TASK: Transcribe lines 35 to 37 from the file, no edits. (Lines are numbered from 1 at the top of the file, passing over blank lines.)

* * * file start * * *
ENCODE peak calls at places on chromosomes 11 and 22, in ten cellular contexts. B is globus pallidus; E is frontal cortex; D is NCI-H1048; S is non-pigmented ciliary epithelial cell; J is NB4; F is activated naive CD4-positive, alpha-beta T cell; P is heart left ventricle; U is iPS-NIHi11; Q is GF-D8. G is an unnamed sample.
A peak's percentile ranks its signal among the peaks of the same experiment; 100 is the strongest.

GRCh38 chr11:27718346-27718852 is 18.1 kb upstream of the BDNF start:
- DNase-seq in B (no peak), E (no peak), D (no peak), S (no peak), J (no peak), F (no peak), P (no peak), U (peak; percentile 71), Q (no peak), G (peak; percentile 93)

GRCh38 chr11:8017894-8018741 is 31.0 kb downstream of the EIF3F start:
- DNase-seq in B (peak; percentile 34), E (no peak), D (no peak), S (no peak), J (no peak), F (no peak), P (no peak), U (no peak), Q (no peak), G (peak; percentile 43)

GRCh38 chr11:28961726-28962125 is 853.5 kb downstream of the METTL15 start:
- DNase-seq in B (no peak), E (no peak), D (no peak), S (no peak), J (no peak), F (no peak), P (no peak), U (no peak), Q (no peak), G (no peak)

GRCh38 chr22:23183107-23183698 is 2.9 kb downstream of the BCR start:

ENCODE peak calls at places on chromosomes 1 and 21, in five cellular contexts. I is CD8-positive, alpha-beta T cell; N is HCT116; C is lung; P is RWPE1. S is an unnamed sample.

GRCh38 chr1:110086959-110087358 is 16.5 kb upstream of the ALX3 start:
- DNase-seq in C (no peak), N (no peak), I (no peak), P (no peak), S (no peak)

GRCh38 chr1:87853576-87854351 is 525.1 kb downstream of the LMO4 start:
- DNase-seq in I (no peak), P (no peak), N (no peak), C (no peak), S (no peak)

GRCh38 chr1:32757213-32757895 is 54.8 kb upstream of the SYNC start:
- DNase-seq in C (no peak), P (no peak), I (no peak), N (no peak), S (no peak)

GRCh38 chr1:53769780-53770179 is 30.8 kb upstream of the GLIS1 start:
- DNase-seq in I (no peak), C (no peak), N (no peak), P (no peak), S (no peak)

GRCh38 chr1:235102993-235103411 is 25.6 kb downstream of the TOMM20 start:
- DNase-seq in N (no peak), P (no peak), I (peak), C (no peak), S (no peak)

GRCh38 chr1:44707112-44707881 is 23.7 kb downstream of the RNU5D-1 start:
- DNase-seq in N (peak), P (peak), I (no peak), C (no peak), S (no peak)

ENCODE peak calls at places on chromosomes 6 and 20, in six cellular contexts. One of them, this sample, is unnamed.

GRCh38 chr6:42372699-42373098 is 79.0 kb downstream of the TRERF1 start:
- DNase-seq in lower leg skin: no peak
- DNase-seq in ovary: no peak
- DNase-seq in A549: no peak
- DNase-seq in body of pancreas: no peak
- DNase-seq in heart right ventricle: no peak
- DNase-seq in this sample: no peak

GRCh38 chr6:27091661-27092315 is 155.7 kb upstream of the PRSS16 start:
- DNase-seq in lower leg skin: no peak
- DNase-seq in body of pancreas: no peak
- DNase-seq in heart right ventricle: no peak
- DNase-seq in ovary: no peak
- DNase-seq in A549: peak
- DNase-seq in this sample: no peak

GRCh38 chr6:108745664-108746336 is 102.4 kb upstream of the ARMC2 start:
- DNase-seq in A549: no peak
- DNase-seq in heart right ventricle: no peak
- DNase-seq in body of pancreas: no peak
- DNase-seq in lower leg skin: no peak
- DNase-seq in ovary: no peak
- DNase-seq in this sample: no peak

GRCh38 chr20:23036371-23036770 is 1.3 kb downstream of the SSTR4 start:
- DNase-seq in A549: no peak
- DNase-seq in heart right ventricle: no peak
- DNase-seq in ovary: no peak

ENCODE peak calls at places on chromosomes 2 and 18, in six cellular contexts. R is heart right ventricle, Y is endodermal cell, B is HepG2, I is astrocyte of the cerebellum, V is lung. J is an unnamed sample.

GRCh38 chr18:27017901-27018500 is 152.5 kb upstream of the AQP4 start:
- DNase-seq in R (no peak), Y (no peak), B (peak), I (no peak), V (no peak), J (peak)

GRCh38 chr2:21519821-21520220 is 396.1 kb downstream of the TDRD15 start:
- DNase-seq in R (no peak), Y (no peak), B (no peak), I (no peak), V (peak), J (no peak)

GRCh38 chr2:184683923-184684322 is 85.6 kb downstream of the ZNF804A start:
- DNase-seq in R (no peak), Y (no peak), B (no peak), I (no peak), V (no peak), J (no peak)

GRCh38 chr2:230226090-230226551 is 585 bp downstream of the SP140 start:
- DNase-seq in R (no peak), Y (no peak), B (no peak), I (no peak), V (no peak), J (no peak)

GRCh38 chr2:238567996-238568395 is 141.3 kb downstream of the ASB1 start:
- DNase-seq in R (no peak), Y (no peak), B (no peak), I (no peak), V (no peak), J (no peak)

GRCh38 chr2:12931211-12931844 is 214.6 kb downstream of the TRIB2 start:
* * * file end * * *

- DNase-seq in ovary: no peak
- DNase-seq in A549: peak
- DNase-seq in this sample: no peak